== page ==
Justia Badge
The Florida Bar - Board Certified
Miami Lakes - Bar Association
Avvo Rating 10.0
Weston Bar Association
Avvo Clients Choice 2016
DC Bar
Indiana State Bar Association
Ullinois State Bar Association
The Virginia Bar Association
Published on:

Strengthen Your Prenuptial Agreement With A Nevada Asset Protection Trust

By Phil Rarick

All modern passenger jet planes have at least two engines.  Similar reasoning applies to prenuptial agreements.    Many will argue that a good prenuptial agreement should fly safely on its own without the need for a “second engine.”   However, a second engine could be a Nevada Asset Protection Trust (“APT”) that could only be contested in a Nevada court.    Simply by requiring a litigant to seek redress in another jurisdiction will present a strong financial and psychological deterrent to a disgruntled spouse seeking to overturn the prenuptial agreement.  Two engines are safer and stronger than one!

PRENUPTIAL-AGREEMENT-PLANE-TAKEOFF

Here are two initial objections that I hear from some of my Family Law attorney friends:

Objection #1.  The less wealthy party will insist on exclusive Florida jurisdiction over all prenuptial issues

The conventional prenuptial agreement requires exclusive Florida jurisdiction over all agreement issues.  The more wealthy partner can agree to such a provision with the sole exception that assets in the Nevada Trust are non-marital property and subject to the sole jurisdiction of Nevada.  If Partner A is truly willing to give up all claims to certain non-marital assets then how these assets are titled or held should not be an issue.

 

Objection #2.  Cost

A Nevada APT usually costs from $8 – 10,000.  In addition, there is a yearly Trustee fee of $2,750.    If the marital assets are under $1 million then a Nevada APT may be too costly.  However, let’s say the assets are $1 million or more.  The one time cost to establish the trust are roughly 1% of all assets; the cost to maintain the trust is  .3%.

 

Benefits of Integrating A Nevada Asset Protection Trust with your Prenuptial Agreement

  1. More Robust Laws. Nevada has much stronger laws for protecting intangible assets (with the exception of 401k’s and IRA’s) than Florida.  Florida does not have laws favorable to creating an APT because Florida law does not protect self-settled trusts where the grantor is also the beneficiary.  Nevada and 15 other states do protect self-settled trusts.  However, Nevada is routinely ranked as having the strongest laws.  See Domestic Asset Protection Trust State Rankings by attorney Steve Oshins.  It is one reason Nevada has become a favorite jurisdiction for California physicians seeking to protect their investments.  For more information about Nevada APT’s, see  Nevada Asset Protection Trust: Your Best Option?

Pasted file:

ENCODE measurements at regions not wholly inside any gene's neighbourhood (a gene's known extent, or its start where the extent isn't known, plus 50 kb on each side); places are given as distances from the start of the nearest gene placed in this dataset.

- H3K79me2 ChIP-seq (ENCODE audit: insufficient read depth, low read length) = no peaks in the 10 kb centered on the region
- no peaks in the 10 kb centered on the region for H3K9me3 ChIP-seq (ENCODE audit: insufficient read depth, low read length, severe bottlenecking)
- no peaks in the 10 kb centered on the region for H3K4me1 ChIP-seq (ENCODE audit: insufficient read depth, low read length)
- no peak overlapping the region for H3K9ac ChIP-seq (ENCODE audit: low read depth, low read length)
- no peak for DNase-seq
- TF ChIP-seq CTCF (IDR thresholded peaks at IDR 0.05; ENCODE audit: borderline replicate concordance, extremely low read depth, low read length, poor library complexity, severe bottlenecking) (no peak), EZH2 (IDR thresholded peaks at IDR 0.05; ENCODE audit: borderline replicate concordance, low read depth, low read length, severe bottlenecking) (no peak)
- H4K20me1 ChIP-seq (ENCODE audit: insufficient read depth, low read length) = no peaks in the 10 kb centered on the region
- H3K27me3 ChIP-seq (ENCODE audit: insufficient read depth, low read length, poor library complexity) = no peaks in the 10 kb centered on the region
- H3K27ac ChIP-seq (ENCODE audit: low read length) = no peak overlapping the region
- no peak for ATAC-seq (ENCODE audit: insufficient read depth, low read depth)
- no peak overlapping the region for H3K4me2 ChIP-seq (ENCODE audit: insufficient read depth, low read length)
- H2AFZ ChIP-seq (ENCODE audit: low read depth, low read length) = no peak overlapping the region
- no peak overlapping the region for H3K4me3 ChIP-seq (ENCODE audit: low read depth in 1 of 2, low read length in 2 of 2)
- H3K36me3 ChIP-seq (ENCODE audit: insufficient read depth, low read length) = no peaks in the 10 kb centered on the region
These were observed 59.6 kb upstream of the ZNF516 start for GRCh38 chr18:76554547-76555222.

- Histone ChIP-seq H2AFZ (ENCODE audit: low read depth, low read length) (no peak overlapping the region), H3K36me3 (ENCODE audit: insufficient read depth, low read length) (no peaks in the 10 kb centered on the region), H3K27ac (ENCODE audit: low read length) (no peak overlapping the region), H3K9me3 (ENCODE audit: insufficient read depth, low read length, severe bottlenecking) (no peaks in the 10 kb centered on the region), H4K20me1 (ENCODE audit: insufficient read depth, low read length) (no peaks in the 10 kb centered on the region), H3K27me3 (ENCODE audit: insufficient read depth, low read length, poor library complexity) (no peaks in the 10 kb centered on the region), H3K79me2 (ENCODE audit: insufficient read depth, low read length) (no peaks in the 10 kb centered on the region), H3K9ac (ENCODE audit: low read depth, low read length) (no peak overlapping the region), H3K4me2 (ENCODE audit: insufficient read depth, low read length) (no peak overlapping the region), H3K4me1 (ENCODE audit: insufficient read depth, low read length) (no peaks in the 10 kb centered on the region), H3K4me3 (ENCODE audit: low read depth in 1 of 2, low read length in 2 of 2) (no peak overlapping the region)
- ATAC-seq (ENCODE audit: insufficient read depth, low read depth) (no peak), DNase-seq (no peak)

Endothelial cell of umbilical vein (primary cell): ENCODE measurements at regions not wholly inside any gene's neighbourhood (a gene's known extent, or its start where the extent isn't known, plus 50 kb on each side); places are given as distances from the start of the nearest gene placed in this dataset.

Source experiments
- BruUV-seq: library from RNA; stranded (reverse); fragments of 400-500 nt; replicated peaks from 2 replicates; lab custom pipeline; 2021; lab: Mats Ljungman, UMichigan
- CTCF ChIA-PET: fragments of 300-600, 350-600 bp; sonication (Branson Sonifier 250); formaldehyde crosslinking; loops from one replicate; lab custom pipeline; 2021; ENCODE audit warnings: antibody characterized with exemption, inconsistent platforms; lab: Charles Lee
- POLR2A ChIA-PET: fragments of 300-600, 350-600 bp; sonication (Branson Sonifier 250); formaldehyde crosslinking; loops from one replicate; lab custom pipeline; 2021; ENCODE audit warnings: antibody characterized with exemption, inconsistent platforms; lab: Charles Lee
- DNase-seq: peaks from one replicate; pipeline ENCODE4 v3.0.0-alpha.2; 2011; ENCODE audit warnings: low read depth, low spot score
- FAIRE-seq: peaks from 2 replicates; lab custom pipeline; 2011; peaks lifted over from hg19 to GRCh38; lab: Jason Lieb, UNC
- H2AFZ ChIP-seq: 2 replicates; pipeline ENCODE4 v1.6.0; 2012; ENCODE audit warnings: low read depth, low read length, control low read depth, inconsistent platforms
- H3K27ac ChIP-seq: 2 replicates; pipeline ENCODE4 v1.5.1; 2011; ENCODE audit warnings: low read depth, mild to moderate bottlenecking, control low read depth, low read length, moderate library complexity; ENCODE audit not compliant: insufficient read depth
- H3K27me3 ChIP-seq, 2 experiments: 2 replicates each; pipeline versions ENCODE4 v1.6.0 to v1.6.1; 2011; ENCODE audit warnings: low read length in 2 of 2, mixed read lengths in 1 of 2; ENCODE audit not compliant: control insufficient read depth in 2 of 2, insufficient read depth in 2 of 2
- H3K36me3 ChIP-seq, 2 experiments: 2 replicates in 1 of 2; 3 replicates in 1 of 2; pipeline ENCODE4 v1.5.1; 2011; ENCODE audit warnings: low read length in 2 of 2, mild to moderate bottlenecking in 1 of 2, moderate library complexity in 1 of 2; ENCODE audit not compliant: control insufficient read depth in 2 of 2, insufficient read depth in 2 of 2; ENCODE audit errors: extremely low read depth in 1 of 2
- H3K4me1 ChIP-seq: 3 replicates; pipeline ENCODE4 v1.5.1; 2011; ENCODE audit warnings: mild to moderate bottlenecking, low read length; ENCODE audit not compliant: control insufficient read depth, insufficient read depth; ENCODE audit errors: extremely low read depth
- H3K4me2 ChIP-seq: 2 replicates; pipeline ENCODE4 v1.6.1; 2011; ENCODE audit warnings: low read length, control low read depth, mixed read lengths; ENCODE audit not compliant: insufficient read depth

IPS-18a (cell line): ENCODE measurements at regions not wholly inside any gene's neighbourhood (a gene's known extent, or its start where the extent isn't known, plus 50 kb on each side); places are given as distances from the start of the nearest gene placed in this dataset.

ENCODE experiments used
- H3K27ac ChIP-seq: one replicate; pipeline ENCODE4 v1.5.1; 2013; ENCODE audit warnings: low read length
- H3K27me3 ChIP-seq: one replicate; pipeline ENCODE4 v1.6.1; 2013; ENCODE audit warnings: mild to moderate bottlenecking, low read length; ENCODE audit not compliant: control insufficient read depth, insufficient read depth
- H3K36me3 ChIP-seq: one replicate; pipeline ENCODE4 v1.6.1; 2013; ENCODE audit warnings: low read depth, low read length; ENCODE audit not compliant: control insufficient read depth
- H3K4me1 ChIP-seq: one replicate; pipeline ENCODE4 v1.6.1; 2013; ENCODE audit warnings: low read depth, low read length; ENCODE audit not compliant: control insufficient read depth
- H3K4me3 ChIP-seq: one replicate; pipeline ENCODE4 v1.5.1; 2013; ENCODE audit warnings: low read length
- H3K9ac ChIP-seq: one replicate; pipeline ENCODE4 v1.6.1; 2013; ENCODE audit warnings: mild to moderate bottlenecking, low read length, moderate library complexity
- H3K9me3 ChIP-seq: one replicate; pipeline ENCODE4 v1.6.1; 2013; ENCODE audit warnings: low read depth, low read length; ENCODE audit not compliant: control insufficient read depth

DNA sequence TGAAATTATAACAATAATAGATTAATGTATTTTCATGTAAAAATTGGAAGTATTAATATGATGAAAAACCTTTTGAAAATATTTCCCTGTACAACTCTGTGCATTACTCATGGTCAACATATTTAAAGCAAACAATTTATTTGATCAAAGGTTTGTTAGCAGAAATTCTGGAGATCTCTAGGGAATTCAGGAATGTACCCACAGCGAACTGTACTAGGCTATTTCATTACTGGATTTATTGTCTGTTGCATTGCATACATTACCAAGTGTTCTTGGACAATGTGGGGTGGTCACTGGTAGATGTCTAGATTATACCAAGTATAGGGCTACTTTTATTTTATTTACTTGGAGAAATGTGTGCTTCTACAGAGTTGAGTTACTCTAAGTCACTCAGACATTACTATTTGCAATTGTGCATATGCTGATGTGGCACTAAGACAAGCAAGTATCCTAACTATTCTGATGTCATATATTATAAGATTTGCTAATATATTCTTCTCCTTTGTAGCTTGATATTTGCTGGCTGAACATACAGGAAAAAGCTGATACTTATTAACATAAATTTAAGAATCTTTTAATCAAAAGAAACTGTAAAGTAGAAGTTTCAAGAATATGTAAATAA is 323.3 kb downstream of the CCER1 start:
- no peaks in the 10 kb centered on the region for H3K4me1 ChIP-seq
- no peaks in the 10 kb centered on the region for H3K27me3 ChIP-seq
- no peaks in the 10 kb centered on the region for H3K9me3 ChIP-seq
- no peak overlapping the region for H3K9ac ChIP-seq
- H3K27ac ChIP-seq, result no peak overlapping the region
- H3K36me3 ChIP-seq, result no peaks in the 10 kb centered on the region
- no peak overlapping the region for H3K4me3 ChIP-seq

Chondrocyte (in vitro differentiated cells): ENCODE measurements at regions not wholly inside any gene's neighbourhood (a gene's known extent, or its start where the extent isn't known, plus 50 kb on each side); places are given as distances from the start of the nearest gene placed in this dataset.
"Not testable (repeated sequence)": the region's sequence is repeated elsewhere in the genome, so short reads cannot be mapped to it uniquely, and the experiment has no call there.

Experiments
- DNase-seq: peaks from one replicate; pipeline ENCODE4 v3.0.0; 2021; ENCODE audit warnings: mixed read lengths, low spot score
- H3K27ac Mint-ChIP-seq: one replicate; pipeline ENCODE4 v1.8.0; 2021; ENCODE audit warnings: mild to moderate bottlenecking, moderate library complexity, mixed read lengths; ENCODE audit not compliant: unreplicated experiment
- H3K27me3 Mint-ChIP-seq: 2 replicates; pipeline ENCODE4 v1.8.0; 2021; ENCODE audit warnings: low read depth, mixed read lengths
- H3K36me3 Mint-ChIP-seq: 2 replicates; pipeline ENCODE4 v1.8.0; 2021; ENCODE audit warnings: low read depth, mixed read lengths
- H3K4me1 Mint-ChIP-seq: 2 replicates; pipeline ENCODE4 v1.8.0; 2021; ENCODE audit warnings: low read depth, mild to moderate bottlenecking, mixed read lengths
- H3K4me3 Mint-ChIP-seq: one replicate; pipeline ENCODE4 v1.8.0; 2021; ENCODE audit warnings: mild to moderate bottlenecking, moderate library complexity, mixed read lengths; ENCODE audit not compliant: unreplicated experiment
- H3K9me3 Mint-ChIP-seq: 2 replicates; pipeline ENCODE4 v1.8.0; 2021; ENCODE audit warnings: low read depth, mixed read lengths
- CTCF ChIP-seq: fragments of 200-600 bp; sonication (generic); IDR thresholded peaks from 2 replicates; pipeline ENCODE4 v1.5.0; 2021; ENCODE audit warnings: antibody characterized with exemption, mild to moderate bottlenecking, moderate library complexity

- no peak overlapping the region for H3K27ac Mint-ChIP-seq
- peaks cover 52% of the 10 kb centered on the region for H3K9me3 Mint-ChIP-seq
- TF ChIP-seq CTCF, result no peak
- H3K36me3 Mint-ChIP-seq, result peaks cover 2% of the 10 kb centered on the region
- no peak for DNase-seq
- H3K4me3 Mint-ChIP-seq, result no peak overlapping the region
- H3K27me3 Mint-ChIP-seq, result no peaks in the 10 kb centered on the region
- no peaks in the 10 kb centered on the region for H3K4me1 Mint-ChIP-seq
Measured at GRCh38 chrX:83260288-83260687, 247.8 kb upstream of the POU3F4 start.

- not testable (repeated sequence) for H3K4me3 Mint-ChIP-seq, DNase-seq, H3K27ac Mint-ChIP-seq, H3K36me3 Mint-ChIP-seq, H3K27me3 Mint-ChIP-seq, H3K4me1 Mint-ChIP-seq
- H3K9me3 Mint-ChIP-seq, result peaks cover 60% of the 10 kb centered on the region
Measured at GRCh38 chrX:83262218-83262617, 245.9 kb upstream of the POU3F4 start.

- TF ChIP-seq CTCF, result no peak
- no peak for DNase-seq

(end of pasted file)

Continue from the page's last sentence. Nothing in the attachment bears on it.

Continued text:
1. Bright Line. Most well drafted prenups attempt to create a bright line firewall for non-marital assets.  Assets titled in a Nevada APT would have that bright line by virtue of being titled in the trust.
  1. Deterrence. The prenup is designed to give all parties some peace of mind that the dispute regarding property has been fully resolved and will not be reopened at a later date.

Compare the risk and cost of challenging a prenup in Florida with contesting assets held in a Nevada APT.   This is not close: Nevada will be far riskier and costlier.

 

Conclusion

Two engines are better than one.  Integrating a Nevada APT with your Prenuptial (or Post-Nuptial) Agreement can make your agreement so difficult to challenge that it will preempt such a challenge and give your client the peace of mind that they hope to achieve.

 

Special Note

The information on this blog is of a general nature and is not intended to answer any individual’s legal questions. Do not rely on information presented herein to address your individual legal concerns. If you have a legal question about your individual facts and circumstances, you should consult an experienced Weston asset protection attorney. Your receipt of information from this website or blog does not create an attorney-client relationship and the legal privileges inherent therein.

Contact Information